I can understand the arguments of the train workers, they're right - why would they want to keep doing after 50 such a tedious job? And also, I can understand that in the configuration of our economy maintaining early retirements is not really possible anymore. So why not using this opportunity to question the relationship to work itself? With the current president "work more to earn more" Sarkozy, the notion of work as the ultimate modern value is statufied. But the real revolution is to be able to choose a job that makes you happy or at least that you wouldn't want to leave "early" in your career or that maybe is not getting you at the end of the day to burn your life with alcohol, and anti-depressants and cocaine. The leaders of the economy are exploiting the need for people to get a job that will at least sustain basic expenses - all they care for is to make sure they are profitable, and that in a nice convenient loop, they can spend the small money they earn in a desperate gesture cynically called "pouvoir d'achat" (consuming power) which is the only power they will ever feel in their life: because when you've been spending your day feeling "you're nothing" at work, all you can do is buy and buy more at your turn to feel "you're something".
This actually puts the act of consumption at the heart of the next revolution, between ecological, political and economical awareness: what you buy, how you buy it, where you buy it, why, etc... More and more, I'm interested in alternative theories like "décroissance" or "degrowth". It's fascinating because it puts the problem upside down and for that only, I like it.
And finally, as it was the case in 1995, this strike was very valuable if only for one thing: rediscovering the relationship to the city, to the ways you move in it, to the ways you get from one point to another, and to time (for instance, instead of making sure I want the shortest time spent between the place where I am and where I should be, I have to think of what I'm going to do in the time that I wait - mainly walk - and through what part of the cities).

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19 September 2007

Hidden practices

In a city, you don't have many opportunities to do private things in a public environment, sometimes your only option is... public toilets... (especially I guess, when your home is not so private or when you actually don't have a home).
The in-between-ness team stroke again: as I was reading their call for participation, a scene from "Prick up your ears" came to mind... Or also, just yesterday, David described to me the state of the public toilets at the Gare du Nord, run by a company called ironically "Mister Clean", as they couldn't be dirtier, with a special touch: serynges all over.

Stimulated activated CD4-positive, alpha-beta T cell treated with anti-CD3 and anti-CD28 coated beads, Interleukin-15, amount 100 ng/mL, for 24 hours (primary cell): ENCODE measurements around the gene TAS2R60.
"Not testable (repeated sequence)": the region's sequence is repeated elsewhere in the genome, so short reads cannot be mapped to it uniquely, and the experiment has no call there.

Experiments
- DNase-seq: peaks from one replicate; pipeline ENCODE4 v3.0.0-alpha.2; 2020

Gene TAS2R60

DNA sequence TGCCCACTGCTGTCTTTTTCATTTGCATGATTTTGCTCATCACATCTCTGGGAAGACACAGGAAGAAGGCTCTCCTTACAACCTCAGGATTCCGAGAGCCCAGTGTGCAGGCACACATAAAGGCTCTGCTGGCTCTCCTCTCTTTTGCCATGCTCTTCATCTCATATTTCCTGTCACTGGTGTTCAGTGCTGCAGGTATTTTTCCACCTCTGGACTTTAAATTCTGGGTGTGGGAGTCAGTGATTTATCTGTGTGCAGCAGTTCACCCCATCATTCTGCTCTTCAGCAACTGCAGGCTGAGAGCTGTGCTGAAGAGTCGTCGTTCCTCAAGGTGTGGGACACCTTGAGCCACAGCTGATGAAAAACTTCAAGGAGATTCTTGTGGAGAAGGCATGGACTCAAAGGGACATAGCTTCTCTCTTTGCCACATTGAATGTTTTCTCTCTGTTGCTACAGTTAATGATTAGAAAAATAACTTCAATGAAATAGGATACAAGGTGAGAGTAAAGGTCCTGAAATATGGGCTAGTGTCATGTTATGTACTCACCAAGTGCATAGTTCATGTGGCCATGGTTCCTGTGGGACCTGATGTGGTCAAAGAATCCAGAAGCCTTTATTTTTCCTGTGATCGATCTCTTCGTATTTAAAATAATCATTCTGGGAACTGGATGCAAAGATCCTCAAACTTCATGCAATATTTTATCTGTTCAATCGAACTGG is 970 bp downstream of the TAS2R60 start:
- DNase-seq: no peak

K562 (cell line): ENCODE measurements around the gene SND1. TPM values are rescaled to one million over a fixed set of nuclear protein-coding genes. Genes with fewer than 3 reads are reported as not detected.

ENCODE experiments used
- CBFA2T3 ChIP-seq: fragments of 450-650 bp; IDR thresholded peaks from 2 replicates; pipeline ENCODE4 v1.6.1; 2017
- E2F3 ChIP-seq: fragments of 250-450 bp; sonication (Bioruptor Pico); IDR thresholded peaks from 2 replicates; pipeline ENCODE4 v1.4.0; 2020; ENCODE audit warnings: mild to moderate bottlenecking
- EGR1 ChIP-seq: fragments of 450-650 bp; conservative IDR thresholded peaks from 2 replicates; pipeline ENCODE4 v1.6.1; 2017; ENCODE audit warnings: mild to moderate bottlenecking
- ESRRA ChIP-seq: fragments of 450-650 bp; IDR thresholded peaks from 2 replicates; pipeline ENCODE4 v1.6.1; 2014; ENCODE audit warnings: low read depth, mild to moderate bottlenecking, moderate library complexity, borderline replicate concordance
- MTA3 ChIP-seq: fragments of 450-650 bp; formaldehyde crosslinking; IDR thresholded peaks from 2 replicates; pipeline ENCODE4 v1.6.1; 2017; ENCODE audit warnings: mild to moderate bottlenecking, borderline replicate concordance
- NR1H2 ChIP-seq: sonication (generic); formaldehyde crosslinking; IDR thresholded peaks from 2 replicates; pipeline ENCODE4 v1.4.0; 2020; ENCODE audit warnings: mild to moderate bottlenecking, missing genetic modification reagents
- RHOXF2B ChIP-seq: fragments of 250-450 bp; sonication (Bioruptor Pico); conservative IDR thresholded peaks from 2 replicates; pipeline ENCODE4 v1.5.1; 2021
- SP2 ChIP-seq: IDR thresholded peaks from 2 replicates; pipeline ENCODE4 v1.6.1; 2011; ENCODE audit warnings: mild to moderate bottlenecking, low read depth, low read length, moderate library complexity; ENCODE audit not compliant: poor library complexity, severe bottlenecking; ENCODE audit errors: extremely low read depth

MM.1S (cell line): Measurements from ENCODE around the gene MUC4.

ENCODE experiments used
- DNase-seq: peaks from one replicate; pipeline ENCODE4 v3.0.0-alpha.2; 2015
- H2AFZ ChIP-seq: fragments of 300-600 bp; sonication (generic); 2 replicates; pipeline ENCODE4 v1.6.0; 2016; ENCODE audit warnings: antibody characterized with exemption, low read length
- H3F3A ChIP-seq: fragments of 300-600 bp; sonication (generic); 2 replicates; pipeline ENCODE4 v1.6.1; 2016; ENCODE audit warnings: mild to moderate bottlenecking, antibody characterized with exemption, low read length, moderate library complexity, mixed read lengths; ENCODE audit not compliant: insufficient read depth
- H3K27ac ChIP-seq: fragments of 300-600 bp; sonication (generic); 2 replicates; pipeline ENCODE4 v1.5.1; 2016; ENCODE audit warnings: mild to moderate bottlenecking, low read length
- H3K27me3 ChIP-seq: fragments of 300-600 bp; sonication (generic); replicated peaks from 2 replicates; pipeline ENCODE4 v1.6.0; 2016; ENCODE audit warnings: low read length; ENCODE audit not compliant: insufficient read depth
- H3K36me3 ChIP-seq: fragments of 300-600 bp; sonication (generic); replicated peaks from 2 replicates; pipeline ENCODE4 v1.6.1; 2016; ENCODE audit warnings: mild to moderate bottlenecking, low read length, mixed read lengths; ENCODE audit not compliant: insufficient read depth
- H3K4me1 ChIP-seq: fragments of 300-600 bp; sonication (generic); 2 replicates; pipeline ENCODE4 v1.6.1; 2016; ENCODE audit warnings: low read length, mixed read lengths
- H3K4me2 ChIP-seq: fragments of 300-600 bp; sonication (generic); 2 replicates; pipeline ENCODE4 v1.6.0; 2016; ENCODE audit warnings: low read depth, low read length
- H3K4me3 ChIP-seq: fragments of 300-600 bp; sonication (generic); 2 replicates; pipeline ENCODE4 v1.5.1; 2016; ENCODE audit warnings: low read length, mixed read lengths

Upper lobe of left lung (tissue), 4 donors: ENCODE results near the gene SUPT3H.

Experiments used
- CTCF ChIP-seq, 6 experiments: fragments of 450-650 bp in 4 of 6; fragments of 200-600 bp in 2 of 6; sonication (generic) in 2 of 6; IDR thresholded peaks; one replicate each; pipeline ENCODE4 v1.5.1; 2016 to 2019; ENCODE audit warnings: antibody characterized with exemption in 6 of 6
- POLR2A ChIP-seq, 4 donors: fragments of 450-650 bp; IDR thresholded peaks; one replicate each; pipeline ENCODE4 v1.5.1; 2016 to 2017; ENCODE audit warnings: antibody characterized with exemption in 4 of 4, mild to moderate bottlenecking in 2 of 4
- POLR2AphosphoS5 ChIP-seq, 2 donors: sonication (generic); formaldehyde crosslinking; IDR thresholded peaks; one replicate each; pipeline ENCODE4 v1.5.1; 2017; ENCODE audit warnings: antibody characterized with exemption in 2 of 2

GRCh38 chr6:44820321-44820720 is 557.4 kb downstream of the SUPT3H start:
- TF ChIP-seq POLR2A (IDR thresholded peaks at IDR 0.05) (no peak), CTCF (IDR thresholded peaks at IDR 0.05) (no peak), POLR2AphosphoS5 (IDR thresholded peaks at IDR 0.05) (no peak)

Good call.



A Public Inconvenience
The 3rd workshop in the in-between-ness series.

Subterranean, ceramic-tiled bathrooms, plastic temporary urinals or
compact, metallic washrooms in transit spaces; public toilets are an
often-overlooked space in our urban environment. Technologies designed
for the city often try to abstract away from the inconvenient
necessities which our bodies require; or, when they are designed
explicitly for public toilets, the focus is on supporting the cultural
values of hygiene and privacy. What do we miss by ignoring the fact
that public toilets are also the site for a variety of social

'A Public Inconvenience' will explore the experience and affect of
public toilets in an urban environment, in this case Amsterdam.
Through observation and engagement we will consider how public toilets
are shaped by, and themselves shape, cultural practices, values, and
attitudes. And further, how this essential part of the urban fabric
contributes to the everyday experience we have of our cities.

'A Public Inconvenience' is the third in a series of workshops
exploring in-between-ness in urban environments. That is, the places
and times that are often on the periphery of everyday life - the
journey to work or the time spent queuing in a shop.

To be considered for participation, researchers and practitioners are
invited to send us a compelling public toilet story (see The Stories
section of the website for inspiration), an optional toilet
photograph, a brief biography, and a short rationale outlining your
interest in the workshop. This document should not exceed two pages.

Send to karen.martin (at) ucl.ac.uk by 21st September 2007
Acceptance Notification is 28th September 2007

Further Information:

Place and Time:
26th & 27th October 2007
Waag Society, Amsterdam

Arianna Bassoli (The London School of Economics)
Johanna Brewer (University of California, Irvine)
Karen Martin (Bartlett School of Graduate Studies)
Valentina Nisi (Fattoria Mediale)
Martine Posthuma de Boer (Fattoria Mediale)